Multimedia Matters: DVB-RCS Holds Promise For Satellite Broadband Growth

By | August 1, 2002 | Via Satellite

Theresa Foley

Just as Europe led the way for the rest of the world in making GSM a global open standard for mobile telephony, European industry is now pioneering the path for DVB-RCS, an open standard for two-way satellite broadband. This technology, which could help jumpstart the satellite broadband industry, has become operational in Europe in the last year and is being rolled out experimentally elsewhere.

The number of DVB-RCS terminals currently deployed is modest, estimated at less than 1,000, mainly in Europe and Latin America. However, promoters envision a market of five million residential terminals, which would not evolve without the open standard.

DVB-RCS must achieve these numbers against the backdrop of a difficult global economy, the collapse of the telecom industry and an entrenched base of proprietary systems developed in part by one of the biggest players in the world of satellite networking, Hughes Network Systems.

The line up of pro-DVB-RCS forces got far stronger in April when Alcatel and Gilat joined long-time advocates SES Astra and Eutelsat. The two manufacturers made commitments to develop and promote the standard in their terminals, networks and customer bases. Alcatel’s decision to put its weight behind DVB-RCS is particularly notable due to the French industrial giant’s established leadership in the terrestrial broadband ADSL business. And Gilat reversed a long-time strategy of selling proprietary technology in its satellite networks.

Didier Verhulst, vice president of Alcatel Space’s Telecom Systems and Networks Division, admits that the proprietary systems have a strong position and as DVB-RCS plows ahead, market fragmentation could be a problem. Lowering the equipment price, a goal that has been elusive for satellite broadband so far, is key. To get to that five million user level, end users need to be presented with a terminal that costs no more than about $300 and has the plug-and-play ease that computer owners demand. Verhulst says a production cost of $500 for terminals is close at hand, and that a $200 subsidy would put the end user cost in range. “We are very close to these numbers already and the development with Gilat and consumer electronic manufacturers will reach that,” he says.

But the handful of terminal manufacturers making DVB-RCS equipment now, which includes EMS, Norsat and Raytheon, are not there yet. Christopher Baugh, principal analyst at Northern Sky Research, says the current list price is $2,000-$5,000 for a two-way terminal, an impossibility for any kind of mass market. Larger vendors like Gilat and Alcatel must get behind the standard if manufacturers will retool to support it, he says.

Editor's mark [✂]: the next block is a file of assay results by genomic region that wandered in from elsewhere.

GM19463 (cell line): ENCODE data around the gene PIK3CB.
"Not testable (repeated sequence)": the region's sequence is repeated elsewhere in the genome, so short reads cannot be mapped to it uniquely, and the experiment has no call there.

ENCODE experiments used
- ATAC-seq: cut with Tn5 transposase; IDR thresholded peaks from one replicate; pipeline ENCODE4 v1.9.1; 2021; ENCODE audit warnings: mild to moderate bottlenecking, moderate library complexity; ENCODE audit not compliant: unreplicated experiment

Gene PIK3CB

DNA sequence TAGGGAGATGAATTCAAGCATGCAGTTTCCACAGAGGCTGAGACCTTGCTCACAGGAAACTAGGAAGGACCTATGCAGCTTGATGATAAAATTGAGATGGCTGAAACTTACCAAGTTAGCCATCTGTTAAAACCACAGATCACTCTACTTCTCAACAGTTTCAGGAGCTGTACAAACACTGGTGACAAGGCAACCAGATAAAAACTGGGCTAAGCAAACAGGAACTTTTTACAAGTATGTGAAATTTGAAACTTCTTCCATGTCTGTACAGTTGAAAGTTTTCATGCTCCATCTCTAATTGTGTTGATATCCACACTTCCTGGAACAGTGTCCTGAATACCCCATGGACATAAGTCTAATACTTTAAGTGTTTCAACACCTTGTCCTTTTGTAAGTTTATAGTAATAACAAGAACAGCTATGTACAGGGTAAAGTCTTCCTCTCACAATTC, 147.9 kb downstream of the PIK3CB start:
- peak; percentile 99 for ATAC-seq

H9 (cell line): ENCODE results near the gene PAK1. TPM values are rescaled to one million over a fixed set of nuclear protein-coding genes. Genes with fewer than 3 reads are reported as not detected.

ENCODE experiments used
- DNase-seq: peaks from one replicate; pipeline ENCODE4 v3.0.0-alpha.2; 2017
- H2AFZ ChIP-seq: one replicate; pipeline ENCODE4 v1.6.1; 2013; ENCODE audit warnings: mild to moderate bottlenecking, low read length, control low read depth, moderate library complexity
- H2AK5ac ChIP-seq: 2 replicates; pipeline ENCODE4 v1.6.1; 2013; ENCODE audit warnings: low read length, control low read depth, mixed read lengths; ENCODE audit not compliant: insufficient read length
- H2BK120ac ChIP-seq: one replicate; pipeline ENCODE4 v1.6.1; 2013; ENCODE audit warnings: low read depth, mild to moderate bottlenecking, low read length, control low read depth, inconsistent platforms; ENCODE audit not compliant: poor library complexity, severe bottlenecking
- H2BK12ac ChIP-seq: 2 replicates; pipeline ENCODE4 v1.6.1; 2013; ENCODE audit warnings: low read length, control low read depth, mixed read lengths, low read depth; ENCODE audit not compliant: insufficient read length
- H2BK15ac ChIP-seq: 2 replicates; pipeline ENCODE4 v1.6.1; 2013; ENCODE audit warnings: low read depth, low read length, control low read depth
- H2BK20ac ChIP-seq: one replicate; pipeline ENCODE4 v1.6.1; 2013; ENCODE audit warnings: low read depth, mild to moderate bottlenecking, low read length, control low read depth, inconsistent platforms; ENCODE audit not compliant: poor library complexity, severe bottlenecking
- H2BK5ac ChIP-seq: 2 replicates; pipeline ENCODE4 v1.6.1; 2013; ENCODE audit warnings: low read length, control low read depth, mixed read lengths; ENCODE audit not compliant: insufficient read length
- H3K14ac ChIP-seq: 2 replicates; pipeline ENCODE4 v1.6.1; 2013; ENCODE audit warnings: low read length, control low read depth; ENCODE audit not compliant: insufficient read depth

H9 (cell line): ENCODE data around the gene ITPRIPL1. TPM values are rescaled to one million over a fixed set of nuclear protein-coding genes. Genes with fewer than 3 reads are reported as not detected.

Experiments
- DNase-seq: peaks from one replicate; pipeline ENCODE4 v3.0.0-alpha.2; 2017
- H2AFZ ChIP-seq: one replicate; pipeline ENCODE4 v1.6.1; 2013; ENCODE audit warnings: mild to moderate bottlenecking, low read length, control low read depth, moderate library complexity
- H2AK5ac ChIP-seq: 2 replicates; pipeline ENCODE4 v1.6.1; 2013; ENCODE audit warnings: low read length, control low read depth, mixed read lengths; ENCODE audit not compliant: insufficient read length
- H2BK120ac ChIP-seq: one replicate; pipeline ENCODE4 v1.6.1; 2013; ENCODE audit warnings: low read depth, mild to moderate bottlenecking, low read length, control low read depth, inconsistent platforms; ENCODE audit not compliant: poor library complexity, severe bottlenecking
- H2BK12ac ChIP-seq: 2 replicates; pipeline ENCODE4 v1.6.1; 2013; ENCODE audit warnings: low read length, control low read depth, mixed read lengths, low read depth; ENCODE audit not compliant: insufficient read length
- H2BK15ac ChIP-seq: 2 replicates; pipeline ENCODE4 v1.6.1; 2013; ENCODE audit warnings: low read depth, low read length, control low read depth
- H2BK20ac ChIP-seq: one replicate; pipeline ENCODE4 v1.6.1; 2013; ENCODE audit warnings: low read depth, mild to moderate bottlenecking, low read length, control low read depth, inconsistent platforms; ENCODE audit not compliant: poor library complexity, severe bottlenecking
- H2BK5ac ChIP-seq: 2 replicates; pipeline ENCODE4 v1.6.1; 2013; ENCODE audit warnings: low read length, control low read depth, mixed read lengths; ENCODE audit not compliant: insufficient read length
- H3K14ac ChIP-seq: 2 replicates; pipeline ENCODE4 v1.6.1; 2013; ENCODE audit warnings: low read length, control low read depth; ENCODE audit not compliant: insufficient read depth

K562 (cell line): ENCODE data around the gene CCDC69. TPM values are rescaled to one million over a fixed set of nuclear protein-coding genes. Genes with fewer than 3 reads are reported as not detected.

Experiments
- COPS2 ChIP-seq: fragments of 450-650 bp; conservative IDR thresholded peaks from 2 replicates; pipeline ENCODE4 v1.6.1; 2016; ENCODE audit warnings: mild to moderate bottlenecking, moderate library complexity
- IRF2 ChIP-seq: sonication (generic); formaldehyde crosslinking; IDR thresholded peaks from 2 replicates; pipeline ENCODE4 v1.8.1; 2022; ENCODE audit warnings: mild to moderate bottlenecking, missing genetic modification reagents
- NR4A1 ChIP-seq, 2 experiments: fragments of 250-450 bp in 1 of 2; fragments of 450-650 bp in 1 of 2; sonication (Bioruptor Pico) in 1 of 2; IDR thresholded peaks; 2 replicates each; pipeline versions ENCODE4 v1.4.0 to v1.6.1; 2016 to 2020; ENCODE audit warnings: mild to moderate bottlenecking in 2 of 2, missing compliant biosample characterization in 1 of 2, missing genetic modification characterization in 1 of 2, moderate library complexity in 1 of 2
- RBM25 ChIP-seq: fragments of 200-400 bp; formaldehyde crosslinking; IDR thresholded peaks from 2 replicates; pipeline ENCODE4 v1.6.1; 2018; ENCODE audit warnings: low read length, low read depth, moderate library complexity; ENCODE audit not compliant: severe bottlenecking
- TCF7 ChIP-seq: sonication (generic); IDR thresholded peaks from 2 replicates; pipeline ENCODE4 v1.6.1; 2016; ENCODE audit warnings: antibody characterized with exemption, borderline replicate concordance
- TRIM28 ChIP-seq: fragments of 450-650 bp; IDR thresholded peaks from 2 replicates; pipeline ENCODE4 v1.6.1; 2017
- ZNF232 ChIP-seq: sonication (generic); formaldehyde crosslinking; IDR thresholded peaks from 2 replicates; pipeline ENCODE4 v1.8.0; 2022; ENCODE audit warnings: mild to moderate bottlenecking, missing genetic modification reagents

One of the biggest questions is how Hughes is going to respond to the Gilat move. HNS has about 500,000 dishes sold worldwide, including some 100,000 Direcway two-way terminals. The entire HNS base of installed clients, mainly high-end enterprise users, rely on the proprietary technology. Hughes is expected to market more proprietary dishes under the Spaceway label in a few years, assuming that sophisticated satellite system is launched as promised. Although the marketing strategy for Spaceway hasn’t been fully explained, the system could end up pitted head-to-head against DVB-RCS.

The best known DVB-RCS system currently is SES Astra’s BBI (Broadband Interactive) service. SES’s role in promoting DVB-RCS will expand by virtue of its new venture with Gilat and Alcatel called Satlynx, a broadband service that will start with the professional market and then move to residential customers. SES is transferring further development of the BBI ground system to Alcatel, and Alcatel will try to build more efficiency and better features into future versions of the product.

With Gilat, Alcatel will work to get a lower cost version of DVB-RCS into Gilat’s products for consumers. Getting these lower cost versions into the market should take about two years.

EMS is another hub and terminal manufacturer that has been a long-time advocate for DVB-RCS. Already EMS has supplied DVB-RCS equipment to customers in more than five countries, but the number of terminals deployed is small. Gilat’s conversion “was a huge win for the standard and its associated implementation,” says Don Osborne, senior vice president and general manager of EMS’s space and technology group. “We think HNS will get there eventually.”

Just how long it will take for DVB-RCS to be widely accepted is unknown, but it is likely to be a few years. Verhulst says satellite operators are interested but these days they are delaying broadband work. Since terrestrial wireless local loop technology has hit a market roadblock and is not being deployed much now, satellite broadband may have another opportunity with some customers in the short term.

The benefits are clear even if DVB-RCS is no sure bet. Competition to provide equipment will increase and prices will go down. More industrial sources will be involved and more investment will be available. The market will be larger and more basic and advanced equipment can be developed.

But, “assumptions beyond the idea that it will be accepted in Europe are much more shaky,” says Baugh. “With the market slumping so badly, sales down so much, you have to ask, ‘What’s the incremental benefit in the short term of switching to DVB-RCS?’ For now, it’s a high end solution.”

Theresa Foley is Via Satellite’s Senior Contributing Editor

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